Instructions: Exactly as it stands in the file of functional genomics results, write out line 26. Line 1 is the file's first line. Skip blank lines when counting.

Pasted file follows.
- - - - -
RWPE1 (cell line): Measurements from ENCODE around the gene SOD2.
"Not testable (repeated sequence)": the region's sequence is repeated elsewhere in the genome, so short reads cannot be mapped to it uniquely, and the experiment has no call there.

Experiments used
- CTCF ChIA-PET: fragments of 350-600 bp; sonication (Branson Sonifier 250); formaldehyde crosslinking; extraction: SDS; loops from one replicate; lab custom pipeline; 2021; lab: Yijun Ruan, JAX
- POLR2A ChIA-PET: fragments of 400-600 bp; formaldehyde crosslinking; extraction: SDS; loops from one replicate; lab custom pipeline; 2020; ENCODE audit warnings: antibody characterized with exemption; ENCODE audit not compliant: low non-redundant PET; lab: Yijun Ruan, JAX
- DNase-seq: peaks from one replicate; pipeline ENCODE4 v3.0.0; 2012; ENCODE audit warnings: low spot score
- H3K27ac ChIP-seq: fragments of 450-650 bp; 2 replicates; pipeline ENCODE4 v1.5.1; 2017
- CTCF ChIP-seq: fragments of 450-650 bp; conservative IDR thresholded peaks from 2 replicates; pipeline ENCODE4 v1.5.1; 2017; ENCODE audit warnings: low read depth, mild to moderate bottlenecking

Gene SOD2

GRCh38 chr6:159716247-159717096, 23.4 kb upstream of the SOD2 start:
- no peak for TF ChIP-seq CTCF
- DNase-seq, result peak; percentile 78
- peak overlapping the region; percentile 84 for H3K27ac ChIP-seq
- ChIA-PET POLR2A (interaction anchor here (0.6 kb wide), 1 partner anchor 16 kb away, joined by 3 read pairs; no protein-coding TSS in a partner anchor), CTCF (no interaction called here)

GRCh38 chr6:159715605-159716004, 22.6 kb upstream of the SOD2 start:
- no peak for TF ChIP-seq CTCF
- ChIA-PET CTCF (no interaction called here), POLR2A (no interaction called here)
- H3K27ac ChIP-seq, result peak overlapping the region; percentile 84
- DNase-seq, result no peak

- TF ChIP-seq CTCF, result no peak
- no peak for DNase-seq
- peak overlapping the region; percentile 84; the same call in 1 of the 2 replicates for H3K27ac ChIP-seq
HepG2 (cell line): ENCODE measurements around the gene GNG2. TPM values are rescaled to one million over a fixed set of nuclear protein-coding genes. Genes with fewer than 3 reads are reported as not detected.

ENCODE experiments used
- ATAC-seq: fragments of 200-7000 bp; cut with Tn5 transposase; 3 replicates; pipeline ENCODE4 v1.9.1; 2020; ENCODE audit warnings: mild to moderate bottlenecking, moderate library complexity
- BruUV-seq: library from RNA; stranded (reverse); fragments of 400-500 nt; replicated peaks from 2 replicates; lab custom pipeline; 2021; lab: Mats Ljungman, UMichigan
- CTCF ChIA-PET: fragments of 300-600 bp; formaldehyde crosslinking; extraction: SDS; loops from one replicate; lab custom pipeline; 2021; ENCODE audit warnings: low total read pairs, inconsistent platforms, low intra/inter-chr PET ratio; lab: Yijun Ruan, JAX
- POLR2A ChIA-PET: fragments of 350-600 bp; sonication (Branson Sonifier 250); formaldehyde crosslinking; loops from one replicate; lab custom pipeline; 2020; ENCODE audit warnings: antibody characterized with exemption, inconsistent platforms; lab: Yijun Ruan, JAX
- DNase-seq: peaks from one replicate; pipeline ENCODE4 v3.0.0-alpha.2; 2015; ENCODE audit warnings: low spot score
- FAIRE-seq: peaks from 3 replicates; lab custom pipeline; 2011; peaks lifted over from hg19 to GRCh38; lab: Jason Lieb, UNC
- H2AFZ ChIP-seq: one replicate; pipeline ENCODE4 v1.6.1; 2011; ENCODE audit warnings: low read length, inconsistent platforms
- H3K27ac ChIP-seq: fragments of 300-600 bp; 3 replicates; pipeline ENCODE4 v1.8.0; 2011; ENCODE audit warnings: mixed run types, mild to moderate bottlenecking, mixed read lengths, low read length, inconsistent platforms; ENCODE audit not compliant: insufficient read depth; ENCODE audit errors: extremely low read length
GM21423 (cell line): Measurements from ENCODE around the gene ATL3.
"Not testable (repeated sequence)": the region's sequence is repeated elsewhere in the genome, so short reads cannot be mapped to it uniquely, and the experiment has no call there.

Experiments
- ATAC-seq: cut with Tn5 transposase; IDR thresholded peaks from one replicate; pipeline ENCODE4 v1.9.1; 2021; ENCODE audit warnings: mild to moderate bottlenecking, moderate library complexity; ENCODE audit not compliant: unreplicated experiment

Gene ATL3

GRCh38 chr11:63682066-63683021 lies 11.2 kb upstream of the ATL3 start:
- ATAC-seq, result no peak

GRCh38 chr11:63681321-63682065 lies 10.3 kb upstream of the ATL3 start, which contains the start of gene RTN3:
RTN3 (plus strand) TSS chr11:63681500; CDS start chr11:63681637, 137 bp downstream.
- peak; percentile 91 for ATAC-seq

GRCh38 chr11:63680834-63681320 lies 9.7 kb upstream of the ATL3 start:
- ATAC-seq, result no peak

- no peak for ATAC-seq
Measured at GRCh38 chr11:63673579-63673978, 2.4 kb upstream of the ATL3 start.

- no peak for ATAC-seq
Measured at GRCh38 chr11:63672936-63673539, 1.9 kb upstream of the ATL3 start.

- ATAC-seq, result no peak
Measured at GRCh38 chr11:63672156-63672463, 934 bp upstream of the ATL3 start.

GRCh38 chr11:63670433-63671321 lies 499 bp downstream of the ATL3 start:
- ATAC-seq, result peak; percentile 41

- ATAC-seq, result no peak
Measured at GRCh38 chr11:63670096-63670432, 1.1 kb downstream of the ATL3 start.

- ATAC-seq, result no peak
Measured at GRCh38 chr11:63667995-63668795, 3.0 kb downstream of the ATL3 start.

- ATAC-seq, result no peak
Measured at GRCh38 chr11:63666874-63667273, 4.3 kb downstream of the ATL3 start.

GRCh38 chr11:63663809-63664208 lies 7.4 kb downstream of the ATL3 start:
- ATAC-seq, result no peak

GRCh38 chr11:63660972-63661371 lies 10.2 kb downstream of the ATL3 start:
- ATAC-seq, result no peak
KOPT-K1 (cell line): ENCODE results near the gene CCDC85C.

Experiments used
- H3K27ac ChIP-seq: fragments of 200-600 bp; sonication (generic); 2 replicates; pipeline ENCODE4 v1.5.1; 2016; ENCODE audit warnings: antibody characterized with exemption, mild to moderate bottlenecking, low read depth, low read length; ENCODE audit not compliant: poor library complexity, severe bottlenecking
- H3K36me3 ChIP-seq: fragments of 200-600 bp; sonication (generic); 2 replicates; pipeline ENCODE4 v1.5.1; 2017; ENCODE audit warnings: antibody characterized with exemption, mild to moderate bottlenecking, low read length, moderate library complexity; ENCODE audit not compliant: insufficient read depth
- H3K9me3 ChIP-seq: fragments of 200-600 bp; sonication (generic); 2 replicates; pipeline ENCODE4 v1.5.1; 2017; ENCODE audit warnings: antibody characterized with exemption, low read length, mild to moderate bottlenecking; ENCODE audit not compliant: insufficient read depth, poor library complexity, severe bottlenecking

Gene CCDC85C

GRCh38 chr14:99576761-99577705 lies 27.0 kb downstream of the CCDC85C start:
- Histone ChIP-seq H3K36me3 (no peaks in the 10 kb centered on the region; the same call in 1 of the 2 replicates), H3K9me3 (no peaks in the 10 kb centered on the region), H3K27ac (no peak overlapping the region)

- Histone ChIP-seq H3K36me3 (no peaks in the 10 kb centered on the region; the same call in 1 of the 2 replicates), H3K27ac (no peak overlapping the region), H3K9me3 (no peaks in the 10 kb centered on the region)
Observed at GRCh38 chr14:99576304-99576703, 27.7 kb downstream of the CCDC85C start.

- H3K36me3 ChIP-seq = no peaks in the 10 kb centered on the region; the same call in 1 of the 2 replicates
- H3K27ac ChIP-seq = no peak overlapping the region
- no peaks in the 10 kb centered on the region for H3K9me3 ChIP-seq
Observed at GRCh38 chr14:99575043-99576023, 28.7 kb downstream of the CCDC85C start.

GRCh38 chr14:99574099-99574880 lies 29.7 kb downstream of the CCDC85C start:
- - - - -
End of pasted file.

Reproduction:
- BruUV-seq: library from RNA; stranded (reverse); fragments of 400-500 nt; replicated peaks from 2 replicates; lab custom pipeline; 2021; lab: Mats Ljungman, UMichigan